Turkey Plant Ordered To Pay Mentally Disabled Workers $240M After Years Of Awful Conditions

An Iowa jury recently handed down what could be the largest verdict in the Equal Employment Opportunity Commission’s history, including a judge’s order that a turkey plant must pay 32 mentally disabled men $240 million. The jury found that Henry’s Turkey Service had violated the Americans with Disabilities Act in paying the workers $0.41 an hour while reportedly making them live in awful conditions and subjecting them to physical abuse and neglect.

After four years of working on the case, the EEOC attorney and the families of the men laid out five days of testimony about the working and living conditions the workers endured, reports the Quad City Times. The judge awarded each of the 32 workers $7.5 million for emotional and punitive damages.

“For the first time since 2009, the public, as represented by the jury, not only got to hear the whole story about these men, but fully understood the depth of the human experience they suffered,” said EEOC attorney Robert Canino.

The company hired the men and brought them to Iowa in the 1970s to work at a turkey processing plant, and its owner testified that 1,500 mentally disabled men had worked for him over a span of 45 years. He said, however, that he didn’t know how bad things were at the bunkhouse where the men lived, or that they were being physically abused.

Back in February 2009, the sister of one of the men tipped off Iowa authorities, leading to a raid on the bunkhouse. A state fire marshal subsequently ordered that it be shut down. Some of the men had already been moved to nursing homes in Texas, while the others were relocated to community-based homes.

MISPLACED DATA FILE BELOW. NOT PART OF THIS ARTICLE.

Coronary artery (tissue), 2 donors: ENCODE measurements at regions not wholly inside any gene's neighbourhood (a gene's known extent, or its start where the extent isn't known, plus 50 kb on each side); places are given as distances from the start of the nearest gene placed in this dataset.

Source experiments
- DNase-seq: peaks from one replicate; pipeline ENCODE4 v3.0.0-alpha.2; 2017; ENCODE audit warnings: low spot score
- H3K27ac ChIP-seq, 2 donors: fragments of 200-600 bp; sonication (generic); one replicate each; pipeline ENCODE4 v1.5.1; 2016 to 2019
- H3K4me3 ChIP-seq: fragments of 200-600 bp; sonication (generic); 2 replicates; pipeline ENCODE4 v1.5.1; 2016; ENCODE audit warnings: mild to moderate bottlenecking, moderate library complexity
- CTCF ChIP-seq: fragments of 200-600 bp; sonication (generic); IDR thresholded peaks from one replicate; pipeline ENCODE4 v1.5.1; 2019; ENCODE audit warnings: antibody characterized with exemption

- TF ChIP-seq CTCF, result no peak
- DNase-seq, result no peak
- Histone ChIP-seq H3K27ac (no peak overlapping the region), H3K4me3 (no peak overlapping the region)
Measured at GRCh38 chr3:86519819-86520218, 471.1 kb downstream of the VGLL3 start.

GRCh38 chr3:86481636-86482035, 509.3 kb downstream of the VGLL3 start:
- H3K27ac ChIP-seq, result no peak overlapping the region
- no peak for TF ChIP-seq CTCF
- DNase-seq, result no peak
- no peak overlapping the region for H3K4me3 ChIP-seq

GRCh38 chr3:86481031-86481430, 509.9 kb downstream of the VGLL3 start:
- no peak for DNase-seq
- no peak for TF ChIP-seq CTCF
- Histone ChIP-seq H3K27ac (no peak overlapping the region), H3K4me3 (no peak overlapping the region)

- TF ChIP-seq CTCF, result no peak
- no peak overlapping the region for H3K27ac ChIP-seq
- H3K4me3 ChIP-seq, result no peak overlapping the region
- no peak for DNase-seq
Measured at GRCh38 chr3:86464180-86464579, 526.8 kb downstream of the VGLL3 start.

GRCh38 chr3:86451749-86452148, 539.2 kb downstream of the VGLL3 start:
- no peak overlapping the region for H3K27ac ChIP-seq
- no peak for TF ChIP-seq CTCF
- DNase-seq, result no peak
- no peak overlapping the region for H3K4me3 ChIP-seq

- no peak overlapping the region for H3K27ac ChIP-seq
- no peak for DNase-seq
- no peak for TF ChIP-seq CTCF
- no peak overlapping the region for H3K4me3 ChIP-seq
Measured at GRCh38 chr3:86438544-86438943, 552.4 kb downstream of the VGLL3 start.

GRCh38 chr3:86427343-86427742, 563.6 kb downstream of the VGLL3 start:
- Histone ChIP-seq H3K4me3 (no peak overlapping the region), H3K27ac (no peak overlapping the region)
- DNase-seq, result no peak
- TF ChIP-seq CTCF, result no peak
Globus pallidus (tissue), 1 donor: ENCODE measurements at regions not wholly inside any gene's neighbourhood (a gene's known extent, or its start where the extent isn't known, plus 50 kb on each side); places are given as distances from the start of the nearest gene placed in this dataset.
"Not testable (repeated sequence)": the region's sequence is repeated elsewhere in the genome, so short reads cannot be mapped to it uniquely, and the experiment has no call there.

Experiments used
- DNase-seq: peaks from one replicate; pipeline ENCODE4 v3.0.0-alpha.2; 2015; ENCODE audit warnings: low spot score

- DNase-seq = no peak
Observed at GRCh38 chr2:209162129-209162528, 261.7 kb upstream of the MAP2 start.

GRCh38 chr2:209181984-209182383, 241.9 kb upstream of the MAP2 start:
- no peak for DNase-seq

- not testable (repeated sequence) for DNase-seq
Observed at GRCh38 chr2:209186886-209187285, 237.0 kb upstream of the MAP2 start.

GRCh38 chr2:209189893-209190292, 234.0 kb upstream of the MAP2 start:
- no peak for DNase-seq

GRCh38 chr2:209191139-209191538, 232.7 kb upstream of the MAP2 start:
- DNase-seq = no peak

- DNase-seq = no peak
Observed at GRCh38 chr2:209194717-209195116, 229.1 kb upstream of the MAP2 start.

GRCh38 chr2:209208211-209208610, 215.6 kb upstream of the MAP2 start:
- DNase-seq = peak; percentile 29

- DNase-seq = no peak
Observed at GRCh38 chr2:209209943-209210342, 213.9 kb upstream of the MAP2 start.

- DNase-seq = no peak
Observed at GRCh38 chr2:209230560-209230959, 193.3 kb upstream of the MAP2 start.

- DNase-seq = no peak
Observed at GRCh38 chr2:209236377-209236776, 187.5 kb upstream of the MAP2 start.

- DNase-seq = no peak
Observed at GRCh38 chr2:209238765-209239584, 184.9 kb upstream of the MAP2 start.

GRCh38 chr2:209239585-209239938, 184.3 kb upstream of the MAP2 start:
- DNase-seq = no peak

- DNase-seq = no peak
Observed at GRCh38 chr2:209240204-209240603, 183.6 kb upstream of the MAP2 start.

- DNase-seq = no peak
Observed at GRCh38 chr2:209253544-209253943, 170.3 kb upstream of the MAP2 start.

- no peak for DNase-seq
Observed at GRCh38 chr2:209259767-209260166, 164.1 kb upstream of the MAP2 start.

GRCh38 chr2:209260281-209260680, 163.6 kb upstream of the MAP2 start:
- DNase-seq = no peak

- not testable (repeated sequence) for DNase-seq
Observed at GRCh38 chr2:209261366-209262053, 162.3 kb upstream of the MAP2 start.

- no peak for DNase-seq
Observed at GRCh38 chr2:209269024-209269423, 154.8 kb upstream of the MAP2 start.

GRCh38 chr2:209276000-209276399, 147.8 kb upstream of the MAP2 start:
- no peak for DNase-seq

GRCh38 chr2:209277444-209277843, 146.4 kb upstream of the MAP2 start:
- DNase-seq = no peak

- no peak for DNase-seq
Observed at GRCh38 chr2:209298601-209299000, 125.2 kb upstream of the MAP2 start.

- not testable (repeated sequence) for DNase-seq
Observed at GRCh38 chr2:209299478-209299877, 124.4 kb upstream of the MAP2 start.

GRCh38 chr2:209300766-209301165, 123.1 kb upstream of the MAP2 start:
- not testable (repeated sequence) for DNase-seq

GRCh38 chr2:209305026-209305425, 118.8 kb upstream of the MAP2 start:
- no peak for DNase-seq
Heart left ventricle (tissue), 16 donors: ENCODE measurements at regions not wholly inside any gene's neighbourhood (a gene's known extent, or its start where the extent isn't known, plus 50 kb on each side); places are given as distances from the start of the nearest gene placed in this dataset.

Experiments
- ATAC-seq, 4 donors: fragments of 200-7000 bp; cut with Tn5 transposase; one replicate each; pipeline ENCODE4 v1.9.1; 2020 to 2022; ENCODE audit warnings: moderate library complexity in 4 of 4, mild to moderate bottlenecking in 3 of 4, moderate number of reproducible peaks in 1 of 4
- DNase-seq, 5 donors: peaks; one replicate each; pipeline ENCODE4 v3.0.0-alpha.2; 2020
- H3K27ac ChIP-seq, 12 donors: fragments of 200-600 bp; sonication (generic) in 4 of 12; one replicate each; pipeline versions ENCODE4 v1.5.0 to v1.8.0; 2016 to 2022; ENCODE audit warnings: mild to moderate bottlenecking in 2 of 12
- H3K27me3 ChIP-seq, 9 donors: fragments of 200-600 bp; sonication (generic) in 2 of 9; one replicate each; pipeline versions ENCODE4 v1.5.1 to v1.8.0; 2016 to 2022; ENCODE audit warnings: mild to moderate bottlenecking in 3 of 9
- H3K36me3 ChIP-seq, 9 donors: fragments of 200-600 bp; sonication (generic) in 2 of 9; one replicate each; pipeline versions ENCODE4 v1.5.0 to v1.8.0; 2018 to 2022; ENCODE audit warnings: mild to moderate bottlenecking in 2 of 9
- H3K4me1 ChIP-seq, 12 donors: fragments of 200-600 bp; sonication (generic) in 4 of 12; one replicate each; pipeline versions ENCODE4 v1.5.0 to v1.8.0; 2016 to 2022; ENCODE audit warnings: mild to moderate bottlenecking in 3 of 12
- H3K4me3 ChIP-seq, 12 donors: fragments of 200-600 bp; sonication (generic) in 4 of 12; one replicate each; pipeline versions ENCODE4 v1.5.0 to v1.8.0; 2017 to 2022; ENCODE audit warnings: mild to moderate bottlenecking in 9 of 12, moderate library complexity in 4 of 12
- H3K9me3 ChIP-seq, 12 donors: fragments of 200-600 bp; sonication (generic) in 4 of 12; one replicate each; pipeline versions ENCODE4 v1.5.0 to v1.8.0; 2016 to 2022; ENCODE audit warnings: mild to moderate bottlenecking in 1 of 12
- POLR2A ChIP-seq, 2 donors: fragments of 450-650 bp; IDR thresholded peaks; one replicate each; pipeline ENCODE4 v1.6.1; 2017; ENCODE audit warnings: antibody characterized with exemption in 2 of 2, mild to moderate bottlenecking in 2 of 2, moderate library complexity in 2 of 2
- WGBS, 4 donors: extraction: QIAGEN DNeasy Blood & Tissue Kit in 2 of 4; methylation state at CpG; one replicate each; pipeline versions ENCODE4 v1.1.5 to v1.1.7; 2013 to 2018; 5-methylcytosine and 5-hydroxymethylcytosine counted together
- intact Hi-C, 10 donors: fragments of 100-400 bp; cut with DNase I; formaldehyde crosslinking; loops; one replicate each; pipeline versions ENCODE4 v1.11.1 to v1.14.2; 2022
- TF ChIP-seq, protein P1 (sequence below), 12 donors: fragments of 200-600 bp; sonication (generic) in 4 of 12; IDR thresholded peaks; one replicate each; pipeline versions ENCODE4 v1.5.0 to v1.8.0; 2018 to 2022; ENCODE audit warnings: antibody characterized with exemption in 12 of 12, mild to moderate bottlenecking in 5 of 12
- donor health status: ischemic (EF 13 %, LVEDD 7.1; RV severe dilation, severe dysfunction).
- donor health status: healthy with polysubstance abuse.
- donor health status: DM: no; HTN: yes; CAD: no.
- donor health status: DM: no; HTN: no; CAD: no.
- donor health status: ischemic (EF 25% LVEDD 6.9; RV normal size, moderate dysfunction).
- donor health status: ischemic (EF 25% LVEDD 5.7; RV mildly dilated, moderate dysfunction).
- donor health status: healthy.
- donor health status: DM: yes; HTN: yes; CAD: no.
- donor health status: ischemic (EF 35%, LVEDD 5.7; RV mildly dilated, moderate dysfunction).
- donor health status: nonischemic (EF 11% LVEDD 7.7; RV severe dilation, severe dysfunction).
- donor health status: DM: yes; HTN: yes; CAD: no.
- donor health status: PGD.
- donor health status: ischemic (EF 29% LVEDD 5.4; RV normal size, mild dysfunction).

“To me, it’s a statement that the mentally challenged are human beings, that they do count,” said the worker’s sister who had alerted Iowa Department of Human Services to the deplorable conditions the men were subjected to.

She wants the company to face criminal charges, but the Iowa Attorney General’s office won’t be pressing those charges.

“Our prosecutors felt that they could not meet the high burden of proof required in criminal court,” a spokesman said.

As for whether Henry Turkey Services (which also does business as Hill Country Farms) will actually be shelling out that cash to the workers, the EEOC is ready to make that happen — despite the fact that the company has already failed to pay $1.6 million in previous fines related to the men.

“The EEOC will bear down with all our energies to fully explore all the sources of assets of this company,” said Canino. “We’re not playing.”

$240 million awarded in ‘landmark’ Atalissa workers case [Quad City Times]